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The Produce Industry Responds to Wall Street Journal Pieces Bashing Organics

The Produce Industry Responds to Wall Street Journal Pieces Bashing Organics

UNITED STATES -The organic industry is up in arms about a recent series of op-ed pieces that have come out by way of the Wall Street Journal (WSJ). Two of those recent pieces (found here and here), target the FDA and the organic industry. In response to these latest claims by the WSJ's contributor, industry members have come together to voice their own truths and sentiments, from the Organic Trade Association (OTA) who noted that the articles were “misleading and derogatory attacks,” and published a full-page ad in the Journal refuting those claims with facts about the organic industry, to industry leaders across the board from Vic Smith to Todd Linsky.

Here are some of those industry voices, from those who truly know organic.

Todd Linsky, Principal and Owner, TLC Family of Companies

Todd Linsky, Principal and Owner, TLC Consulting“Articles like this are akin to yelling fire in a movie theater; they strike panic and fear in the audience. But unlike the movie theatre shenanigans, careless writers cannot be prosecuted for misinformation. This article is so far off base; it’s amazing to me the Journal published it. Mr. Miller, its author, was kicked off Forbes for allowing Monsanto to ghost write under his name according to a New York Times August 2017 post."

Matt Mandel, VP of Operations, SunFed

Matt Mandel, VP of Operations, SunFed®Every so often, articles and op-eds emerge that call into question the current paradigm—whether it is with the intention to disrupt or merely to express displeasure, it is up to each individual author. What I CAN say with certainty is that the organic sector of the fresh produce industry operates with the utmost integrity and passion for the fruits of their labor. I would like to add that our government officials at the FDA absolutely have their hands full ensuring our food supply is produced safely for consumers, my family and me being consumers of the same food we offer for sale. I commend them for the tremendous work they perform with the limited resources allocated to them.”

Harold Paivarinta, Director of Sales and Business Development, Red Sun Farms

Harold Paivarinta, Director of Sales and Business Development, Red Sun Farms“The costs of producing an organic crop is significantly higher than a conventional one. Our organization is committed to meet the standards as defined by both the Canadian and U.S. organic regulations.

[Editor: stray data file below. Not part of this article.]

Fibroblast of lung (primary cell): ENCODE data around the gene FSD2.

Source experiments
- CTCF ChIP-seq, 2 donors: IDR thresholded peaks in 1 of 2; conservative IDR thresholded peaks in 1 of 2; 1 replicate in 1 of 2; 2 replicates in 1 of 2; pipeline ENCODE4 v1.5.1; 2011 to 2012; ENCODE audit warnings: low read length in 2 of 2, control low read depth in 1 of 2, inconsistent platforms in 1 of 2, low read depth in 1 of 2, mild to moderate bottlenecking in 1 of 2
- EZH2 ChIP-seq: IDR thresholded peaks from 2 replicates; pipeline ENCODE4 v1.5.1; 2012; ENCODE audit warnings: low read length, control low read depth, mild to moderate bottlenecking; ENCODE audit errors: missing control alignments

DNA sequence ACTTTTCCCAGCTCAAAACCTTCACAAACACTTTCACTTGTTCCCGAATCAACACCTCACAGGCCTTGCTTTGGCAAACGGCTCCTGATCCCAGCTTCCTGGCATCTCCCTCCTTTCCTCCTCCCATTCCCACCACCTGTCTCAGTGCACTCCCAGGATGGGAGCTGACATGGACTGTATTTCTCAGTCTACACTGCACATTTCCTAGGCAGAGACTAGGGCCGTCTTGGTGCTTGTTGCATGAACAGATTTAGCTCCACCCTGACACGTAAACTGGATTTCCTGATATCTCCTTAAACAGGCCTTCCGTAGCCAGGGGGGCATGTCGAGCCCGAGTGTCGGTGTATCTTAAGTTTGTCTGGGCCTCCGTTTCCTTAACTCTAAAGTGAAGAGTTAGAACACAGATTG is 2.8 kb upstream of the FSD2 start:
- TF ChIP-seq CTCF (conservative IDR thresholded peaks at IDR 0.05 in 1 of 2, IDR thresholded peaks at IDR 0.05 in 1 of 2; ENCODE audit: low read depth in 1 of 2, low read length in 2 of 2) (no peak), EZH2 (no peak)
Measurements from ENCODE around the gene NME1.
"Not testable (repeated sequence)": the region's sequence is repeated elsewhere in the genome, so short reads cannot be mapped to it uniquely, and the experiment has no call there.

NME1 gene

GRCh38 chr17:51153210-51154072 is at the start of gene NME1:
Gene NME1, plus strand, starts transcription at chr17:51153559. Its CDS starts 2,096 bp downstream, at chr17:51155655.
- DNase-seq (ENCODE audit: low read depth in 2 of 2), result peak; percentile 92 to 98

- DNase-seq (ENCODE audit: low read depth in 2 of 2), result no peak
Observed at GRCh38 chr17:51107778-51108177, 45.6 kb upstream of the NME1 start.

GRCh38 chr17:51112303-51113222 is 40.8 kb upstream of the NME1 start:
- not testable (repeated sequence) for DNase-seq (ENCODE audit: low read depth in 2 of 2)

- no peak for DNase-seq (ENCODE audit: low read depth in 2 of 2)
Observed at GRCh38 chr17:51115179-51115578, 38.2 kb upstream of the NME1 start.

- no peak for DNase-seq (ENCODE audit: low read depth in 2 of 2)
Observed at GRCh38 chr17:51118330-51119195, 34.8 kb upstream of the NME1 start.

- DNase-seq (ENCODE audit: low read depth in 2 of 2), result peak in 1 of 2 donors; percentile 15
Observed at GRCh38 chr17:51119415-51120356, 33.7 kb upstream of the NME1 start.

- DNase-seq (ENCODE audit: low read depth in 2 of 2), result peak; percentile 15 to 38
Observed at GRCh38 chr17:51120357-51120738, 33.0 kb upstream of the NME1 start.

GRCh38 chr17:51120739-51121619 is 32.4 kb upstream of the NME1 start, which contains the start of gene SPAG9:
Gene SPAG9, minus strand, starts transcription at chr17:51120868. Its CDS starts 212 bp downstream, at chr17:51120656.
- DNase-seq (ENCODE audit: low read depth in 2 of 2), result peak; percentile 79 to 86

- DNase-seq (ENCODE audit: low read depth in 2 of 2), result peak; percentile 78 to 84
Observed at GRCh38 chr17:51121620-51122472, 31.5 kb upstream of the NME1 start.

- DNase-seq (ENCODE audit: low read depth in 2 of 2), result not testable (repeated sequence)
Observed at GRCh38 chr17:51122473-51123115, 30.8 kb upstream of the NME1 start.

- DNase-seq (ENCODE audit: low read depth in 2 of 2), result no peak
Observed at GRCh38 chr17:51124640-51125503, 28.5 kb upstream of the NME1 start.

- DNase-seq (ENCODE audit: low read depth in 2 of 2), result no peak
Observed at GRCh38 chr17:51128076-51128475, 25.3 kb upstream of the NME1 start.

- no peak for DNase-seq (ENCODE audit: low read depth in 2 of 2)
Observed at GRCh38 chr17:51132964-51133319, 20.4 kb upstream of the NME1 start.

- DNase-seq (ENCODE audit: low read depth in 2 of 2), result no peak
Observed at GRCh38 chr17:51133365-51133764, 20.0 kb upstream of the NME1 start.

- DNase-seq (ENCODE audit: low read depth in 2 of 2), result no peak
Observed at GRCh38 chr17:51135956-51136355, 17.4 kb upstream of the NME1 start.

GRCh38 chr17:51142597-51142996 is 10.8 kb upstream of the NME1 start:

In Canada and the U.S., all products sold as organic must be certified under their respective organic standards. As part of the organic certification process, our organic certifier not only inspects our cultivation, feeding, pest management, packing, and storage practices, they also review 100 percent of our printed packaging to ensure we adhere to all government regulations.

With the organic certifying body approval of each printed packaging material, for all organic items, it would prevent any organization from making false claims or misrepresenting the organic authenticity of products in the Canadian and the U.S. market place.”

Vic Smith, CEO, JV Smith Companies

Vic Smith, CEO, JV Smith Companies“I think the Opinion/Commentary in the Wall Street Journal by Henry Miller, published August 5, 2018, is a deception in and of itself, as it relates to the organic comments. The use of naturally occurring substances in the production of organic crops is the very essence of organic farming. To allude that these products are similar to conventional farming is irresponsible at best.”

The WSJ ad sponsored by OTA was titled: “Here’s a long list of chemicals you should never have to read” and highlighted a comprehensive, detailed list of the hundreds of chemicals prohibited in organic production and processing. We previously featured this list, along with commentary on organics from the FDA, which came out around the same time that the WSJ contributor article hit its viewership.

Laura Batcha, CEO and Executive Director, Organic Trade Association“It is the mission of the Organic Trade Association to protect and promote organic, and it is our responsibility to get the facts out. It’s critically important to push back against these attacks,” noted Laura Batcha, CEO of the OTA, in a press release. “Consumers deserve to know the truth. Organic’s strength is its transparency, and organic farmers and businesses work hard every day to uphold the standards of organic and to honor the trust that we’ve earned from consumers everywhere. We will not let these charges go unanswered.”

Where will this organic conversation lead to next? We will keep you up-to-date and more, at AndNowUKnow.